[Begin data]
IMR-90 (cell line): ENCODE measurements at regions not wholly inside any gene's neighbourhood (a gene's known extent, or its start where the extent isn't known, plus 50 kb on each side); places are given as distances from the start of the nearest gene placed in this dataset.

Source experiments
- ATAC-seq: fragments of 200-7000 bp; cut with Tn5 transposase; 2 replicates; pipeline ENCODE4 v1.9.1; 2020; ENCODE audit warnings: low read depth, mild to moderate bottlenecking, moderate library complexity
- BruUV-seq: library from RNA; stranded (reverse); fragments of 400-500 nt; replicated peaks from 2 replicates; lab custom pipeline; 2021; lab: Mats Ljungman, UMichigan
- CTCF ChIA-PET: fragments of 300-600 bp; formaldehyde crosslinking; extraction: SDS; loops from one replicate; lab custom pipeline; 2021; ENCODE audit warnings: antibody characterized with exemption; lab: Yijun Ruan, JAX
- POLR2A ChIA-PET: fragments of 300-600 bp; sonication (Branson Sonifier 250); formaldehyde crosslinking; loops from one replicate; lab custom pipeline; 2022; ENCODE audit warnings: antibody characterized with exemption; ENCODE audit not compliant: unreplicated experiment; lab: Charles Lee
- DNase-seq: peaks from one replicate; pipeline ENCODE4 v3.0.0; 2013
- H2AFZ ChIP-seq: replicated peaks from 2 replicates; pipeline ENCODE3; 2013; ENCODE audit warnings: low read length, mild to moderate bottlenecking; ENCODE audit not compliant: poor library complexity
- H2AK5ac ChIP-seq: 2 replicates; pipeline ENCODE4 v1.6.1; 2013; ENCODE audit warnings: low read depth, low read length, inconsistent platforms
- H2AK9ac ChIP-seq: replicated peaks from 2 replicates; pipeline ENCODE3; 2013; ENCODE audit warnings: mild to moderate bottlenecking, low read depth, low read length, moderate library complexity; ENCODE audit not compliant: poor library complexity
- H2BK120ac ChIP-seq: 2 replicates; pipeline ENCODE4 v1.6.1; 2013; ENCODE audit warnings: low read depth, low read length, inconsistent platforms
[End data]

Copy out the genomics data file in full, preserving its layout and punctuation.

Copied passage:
IMR-90 (cell line): ENCODE measurements at regions not wholly inside any gene's neighbourhood (a gene's known extent, or its start where the extent isn't known, plus 50 kb on each side); places are given as distances from the start of the nearest gene placed in this dataset.

Source experiments
- ATAC-seq: fragments of 200-7000 bp; cut with Tn5 transposase; 2 replicates; pipeline ENCODE4 v1.9.1; 2020; ENCODE audit warnings: low read depth, mild to moderate bottlenecking, moderate library complexity
- BruUV-seq: library from RNA; stranded (reverse); fragments of 400-500 nt; replicated peaks from 2 replicates; lab custom pipeline; 2021; lab: Mats Ljungman, UMichigan
- CTCF ChIA-PET: fragments of 300-600 bp; formaldehyde crosslinking; extraction: SDS; loops from one replicate; lab custom pipeline; 2021; ENCODE audit warnings: antibody characterized with exemption; lab: Yijun Ruan, JAX
- POLR2A ChIA-PET: fragments of 300-600 bp; sonication (Branson Sonifier 250); formaldehyde crosslinking; loops from one replicate; lab custom pipeline; 2022; ENCODE audit warnings: antibody characterized with exemption; ENCODE audit not compliant: unreplicated experiment; lab: Charles Lee
- DNase-seq: peaks from one replicate; pipeline ENCODE4 v3.0.0; 2013
- H2AFZ ChIP-seq: replicated peaks from 2 replicates; pipeline ENCODE3; 2013; ENCODE audit warnings: low read length, mild to moderate bottlenecking; ENCODE audit not compliant: poor library complexity
- H2AK5ac ChIP-seq: 2 replicates; pipeline ENCODE4 v1.6.1; 2013; ENCODE audit warnings: low read depth, low read length, inconsistent platforms
- H2AK9ac ChIP-seq: replicated peaks from 2 replicates; pipeline ENCODE3; 2013; ENCODE audit warnings: mild to moderate bottlenecking, low read depth, low read length, moderate library complexity; ENCODE audit not compliant: poor library complexity
- H2BK120ac ChIP-seq: 2 replicates; pipeline ENCODE4 v1.6.1; 2013; ENCODE audit warnings: low read depth, low read length, inconsistent platforms